Get Out of My Head!

February 2, 2012

I’m taking an online class taught by author Julie Leto at RWA on Story Logic: The Key to Keeping the Reader Engaged. Okay, so far I’m just following along and reading through the discussion, and there is much discussion. The topics have included character logic, goal-motivation-conflict and backstory, point of view logic and the first five pages, and there’s more to come.

The biggest issue for me is still POV. I didn’t realize it was an issue until I won several critiques by published authors and an agent back in October. I talked about this a little then.

I’ve continued working on my manuscript, but I keep going back to the places where I originally “got into my minor characters’ heads,” and I have to admit that although I didn’t realize that I had done it, I kind of like what I did. It seems strategic, and it works for me.

But will it work for an editor?

The POV changes that I’m considering keeping, all occurred in the last paragraph of the chapter, just a few lines, and suddenly one of the minor characters whose heads I generally “stay out of” is seeing something in a way no one else in the story sees it. It happens at the end of almost every chapter. As I rewrite instead of removing these point of view changes, I really want to add them to the chapter or two that doesn’t have a minor character POV change, and to put them in the new chapters that I’m writing.

Now I did find other POV changes that I realized I needed to fix, but these were not done the same way. They were more random. I really like ending the chapters with these POV changes. I think it has impact, and some of the people who have been reading for me seem to agree.

So what do I do? Originally I thought I was writing from one point of view, my heroine’s, but the hero had a strong voice of his own…and I just wrote. Without a doubt I made the very amateur mistake of getting into the heads of too many characters, and I’m working my way back out, except for these final paragraphs at the end of chapters.

I didn’t plan it, I didn’t even know I’d done it until I began looking for POV changes after I received my critiques.

What would you do? Are too many POV changes distracting? Can strategically placed POV changes that put you into the heads of minor characters work? Or should a writer stay out of the heads of minor characters? What kinds of challenges have you had with POV?

Tari

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6 Responses to “Get Out of My Head!”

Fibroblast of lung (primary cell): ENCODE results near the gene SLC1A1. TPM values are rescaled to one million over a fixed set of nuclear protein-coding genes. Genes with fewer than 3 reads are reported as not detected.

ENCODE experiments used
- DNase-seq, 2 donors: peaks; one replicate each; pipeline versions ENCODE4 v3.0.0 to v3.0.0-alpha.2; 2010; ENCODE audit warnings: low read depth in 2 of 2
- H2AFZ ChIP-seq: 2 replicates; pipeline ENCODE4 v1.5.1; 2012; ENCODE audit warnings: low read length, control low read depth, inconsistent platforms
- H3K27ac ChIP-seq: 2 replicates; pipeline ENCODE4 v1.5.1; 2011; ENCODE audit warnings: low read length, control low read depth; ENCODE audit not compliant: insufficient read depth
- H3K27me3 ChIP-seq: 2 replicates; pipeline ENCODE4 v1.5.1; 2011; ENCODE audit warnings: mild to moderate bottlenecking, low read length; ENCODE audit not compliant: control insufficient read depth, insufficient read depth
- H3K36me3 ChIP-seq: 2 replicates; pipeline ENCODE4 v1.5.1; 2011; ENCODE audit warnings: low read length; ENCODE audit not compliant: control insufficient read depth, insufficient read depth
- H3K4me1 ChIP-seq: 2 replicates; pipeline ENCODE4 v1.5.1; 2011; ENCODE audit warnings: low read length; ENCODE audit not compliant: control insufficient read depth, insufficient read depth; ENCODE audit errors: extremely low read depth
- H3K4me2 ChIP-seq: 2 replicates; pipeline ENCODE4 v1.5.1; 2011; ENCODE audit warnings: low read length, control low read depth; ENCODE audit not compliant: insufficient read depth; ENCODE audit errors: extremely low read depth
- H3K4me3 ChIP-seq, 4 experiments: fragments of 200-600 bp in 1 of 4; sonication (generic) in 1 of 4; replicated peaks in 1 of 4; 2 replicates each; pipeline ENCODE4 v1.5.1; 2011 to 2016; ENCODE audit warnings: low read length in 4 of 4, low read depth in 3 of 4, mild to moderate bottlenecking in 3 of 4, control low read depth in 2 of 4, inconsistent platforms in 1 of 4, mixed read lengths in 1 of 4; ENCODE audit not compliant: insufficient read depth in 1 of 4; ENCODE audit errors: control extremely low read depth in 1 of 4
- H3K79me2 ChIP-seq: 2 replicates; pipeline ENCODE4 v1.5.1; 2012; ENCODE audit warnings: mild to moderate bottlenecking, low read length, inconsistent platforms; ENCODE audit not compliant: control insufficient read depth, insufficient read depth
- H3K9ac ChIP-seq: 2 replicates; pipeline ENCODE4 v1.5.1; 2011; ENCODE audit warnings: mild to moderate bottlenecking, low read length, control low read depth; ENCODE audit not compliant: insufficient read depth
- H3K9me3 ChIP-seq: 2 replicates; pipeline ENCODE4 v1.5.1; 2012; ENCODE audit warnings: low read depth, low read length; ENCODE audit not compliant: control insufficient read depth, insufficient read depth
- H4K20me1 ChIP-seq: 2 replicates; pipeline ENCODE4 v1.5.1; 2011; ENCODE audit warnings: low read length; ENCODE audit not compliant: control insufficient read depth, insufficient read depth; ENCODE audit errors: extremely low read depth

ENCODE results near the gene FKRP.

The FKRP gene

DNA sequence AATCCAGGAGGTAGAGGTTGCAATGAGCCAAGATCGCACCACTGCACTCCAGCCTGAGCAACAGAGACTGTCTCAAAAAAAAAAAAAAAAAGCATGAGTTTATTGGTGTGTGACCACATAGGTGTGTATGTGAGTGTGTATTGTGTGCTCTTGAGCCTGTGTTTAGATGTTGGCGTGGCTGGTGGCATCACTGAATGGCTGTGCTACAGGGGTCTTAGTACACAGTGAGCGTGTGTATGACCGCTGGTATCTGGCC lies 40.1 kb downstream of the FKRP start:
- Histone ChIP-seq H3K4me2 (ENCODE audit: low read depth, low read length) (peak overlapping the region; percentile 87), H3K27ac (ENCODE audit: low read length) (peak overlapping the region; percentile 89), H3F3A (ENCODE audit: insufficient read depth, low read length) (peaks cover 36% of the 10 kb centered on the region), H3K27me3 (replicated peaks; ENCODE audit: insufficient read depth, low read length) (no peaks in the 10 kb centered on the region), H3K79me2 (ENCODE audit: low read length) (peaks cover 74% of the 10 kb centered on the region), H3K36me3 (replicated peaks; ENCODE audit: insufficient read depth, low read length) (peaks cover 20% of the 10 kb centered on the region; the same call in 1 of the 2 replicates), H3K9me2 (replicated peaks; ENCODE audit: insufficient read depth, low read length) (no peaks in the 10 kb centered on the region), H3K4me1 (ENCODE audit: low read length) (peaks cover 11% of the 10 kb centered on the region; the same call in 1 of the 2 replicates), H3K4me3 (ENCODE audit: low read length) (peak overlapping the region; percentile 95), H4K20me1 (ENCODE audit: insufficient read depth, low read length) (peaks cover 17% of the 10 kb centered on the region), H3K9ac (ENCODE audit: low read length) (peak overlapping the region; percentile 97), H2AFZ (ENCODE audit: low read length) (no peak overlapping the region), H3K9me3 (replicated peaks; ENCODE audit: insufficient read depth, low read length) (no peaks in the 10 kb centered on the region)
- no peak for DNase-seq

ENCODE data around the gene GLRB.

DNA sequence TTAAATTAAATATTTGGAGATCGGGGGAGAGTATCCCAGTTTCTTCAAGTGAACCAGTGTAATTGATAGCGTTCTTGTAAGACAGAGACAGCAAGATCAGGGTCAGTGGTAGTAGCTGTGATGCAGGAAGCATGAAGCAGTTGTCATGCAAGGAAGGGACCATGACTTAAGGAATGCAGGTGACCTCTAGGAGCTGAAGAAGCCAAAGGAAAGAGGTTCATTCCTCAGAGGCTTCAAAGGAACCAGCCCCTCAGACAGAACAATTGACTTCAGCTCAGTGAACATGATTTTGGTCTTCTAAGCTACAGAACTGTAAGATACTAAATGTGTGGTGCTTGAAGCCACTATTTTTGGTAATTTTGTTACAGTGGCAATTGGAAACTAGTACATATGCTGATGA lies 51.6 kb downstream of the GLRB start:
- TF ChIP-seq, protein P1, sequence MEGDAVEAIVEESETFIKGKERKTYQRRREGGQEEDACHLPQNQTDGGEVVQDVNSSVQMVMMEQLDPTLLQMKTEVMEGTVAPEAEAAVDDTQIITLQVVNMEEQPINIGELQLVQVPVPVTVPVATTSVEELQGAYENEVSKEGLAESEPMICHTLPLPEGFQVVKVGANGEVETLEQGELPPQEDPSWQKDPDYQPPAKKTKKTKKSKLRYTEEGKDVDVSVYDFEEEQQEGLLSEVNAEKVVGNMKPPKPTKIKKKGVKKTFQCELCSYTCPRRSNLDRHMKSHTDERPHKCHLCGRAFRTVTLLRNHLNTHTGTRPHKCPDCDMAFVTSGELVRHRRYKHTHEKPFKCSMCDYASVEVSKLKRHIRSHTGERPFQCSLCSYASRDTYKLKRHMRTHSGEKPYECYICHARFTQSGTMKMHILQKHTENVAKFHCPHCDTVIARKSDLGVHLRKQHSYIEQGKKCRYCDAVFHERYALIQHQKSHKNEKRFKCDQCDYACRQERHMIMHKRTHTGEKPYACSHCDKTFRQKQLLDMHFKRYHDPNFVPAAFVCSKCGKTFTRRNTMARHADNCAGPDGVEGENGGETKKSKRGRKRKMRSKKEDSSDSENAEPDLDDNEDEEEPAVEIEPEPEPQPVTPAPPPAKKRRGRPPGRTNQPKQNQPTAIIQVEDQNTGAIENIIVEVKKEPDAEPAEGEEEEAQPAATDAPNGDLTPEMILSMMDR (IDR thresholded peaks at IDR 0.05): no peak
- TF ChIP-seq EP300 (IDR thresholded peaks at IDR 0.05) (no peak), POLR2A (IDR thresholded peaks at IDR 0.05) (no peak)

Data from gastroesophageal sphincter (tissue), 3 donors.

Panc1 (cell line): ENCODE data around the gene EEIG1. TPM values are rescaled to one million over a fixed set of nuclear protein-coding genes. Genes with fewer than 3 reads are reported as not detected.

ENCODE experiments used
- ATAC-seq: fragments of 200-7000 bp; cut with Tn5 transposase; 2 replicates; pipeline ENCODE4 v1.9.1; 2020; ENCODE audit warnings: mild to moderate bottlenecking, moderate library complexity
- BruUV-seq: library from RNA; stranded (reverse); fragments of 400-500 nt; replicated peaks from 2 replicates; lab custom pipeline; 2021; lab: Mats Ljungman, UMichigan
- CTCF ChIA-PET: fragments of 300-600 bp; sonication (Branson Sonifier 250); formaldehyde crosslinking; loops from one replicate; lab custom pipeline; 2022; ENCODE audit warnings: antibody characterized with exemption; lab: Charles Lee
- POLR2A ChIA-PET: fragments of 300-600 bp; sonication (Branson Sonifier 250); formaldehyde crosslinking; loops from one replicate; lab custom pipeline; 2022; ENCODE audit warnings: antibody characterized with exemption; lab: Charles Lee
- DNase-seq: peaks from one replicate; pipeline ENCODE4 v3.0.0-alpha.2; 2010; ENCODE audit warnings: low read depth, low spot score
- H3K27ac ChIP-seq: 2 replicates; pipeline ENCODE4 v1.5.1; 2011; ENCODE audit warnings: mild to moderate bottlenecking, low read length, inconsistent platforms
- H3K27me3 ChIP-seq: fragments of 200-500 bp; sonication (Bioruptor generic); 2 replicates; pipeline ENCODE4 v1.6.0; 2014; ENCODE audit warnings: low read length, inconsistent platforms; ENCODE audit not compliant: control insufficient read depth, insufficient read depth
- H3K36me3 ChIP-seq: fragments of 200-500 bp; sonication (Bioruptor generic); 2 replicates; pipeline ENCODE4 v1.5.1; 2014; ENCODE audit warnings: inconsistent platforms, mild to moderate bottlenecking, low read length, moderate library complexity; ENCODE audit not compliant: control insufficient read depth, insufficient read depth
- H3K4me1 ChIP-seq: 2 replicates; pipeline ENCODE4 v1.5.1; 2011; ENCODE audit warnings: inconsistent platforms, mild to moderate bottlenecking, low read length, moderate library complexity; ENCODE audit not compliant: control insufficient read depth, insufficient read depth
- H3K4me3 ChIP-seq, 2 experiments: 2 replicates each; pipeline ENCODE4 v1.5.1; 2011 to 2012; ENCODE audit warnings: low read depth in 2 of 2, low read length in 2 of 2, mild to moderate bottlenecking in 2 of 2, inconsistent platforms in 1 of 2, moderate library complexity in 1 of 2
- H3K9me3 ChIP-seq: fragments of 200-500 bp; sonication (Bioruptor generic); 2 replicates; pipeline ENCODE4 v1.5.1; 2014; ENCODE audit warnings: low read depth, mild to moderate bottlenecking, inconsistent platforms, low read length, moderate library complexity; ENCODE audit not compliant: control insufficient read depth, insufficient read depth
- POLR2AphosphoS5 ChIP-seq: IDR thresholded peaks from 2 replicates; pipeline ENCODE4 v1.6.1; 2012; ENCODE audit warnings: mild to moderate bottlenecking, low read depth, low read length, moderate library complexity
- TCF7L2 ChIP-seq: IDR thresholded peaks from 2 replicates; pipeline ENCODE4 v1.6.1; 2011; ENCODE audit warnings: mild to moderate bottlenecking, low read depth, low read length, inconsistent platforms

1. Hey, Tari!

    With my first manuscript, I “head hopped” like crazy. When I go back and read the manuscript I even confuse myself. 🙂 For a long time, I was so afraid of switching POV that I stuck to one POV per chapter (hero or heroine). Eventually, I started changing from hero to heronine within the same chapter. And recently, I started adding in POVs for minor characters. I just finished the first draft on a manuscript with four POVs, and in the–I can’t even remember what draft of this story I am on now–manuscript I’m editing now, I’ve added a third POV, but not until the end. It could be jarring, but I’m hoping it sets up the second book in this series. We grow and learn as long as we’re writing, but to really grow and really learn we have to be fearless. I like the idea of each chapter ending with a POV switch. It’s different. It’s daring. Since I haven’t read your manuscript, I don’t know if it works, but I say it’s worth a shot. 🙂

    E

  2. taristhread Says:

    Thanks Elley!! I’m going to go with it, we’ll see what happens.

  3. yhosby Says:

    I think it’s okay to use different character’s POV (even if minor ones) as long as you use a scene break for each different one. That way it’s less confusing for the readers, and the editors, agents, etc. won’t mind it as much.

    Keep smiling,
    Yawatta

  4. Gillian Colbert Says:

    POV changes definitely need to be strategic. I generally stick with just a few. My current WIP has POV’s of the two main characters and the occasional aside by two minor characters. When I do throw in a minor character’s point of view it is at the end of the chapter. They can definitely provide impact.

  5. Nan Hartwell Says:

    Are you hopping in and out of just one minor character’s head at the end of the chapters? Is it the same character every time? I think it could be very interesting–if it is the same character every time. I’m not so sure about it being any random minor character.


  6. I can remember (many, MANY, moons ago) when it first became something of a fad in romance novels to head-hop with each new chapter — usually two characters taking turns, and usually between the hero and heroine. Before that it was sort of taboo. After that, the whole thing seemed to go to the winds. I started my novel with one POV, tried to use more than one, and just didn’t like it. I felt like I had no control of the narrative flow and the story was all over the place. Keeping it in one character’s viewpoint is restrictive, but I mean that in a good way, i.e. tighter and more focused. The challenge of giving info through only one POV led me to use more dialogue and action in order to show things from the MC’s POV. IMHO, there tends to be too much interior dialogue when there’s lots of head-hopping. In some books I don’t mind a little hopping, as long as you clearly identify who is who. A friend of mine let me edit her first book and I went crazy with the head-hopping, not just from one paragraph to another, but sometimes from one sentence to the next! But when I tried to explain POV, she had no idea what I meant and insisted on keeping as-was. It’s a good story, but the jumping around in POV makes it seem awfully amateurish. It’s not selling well, and that’s a shame.

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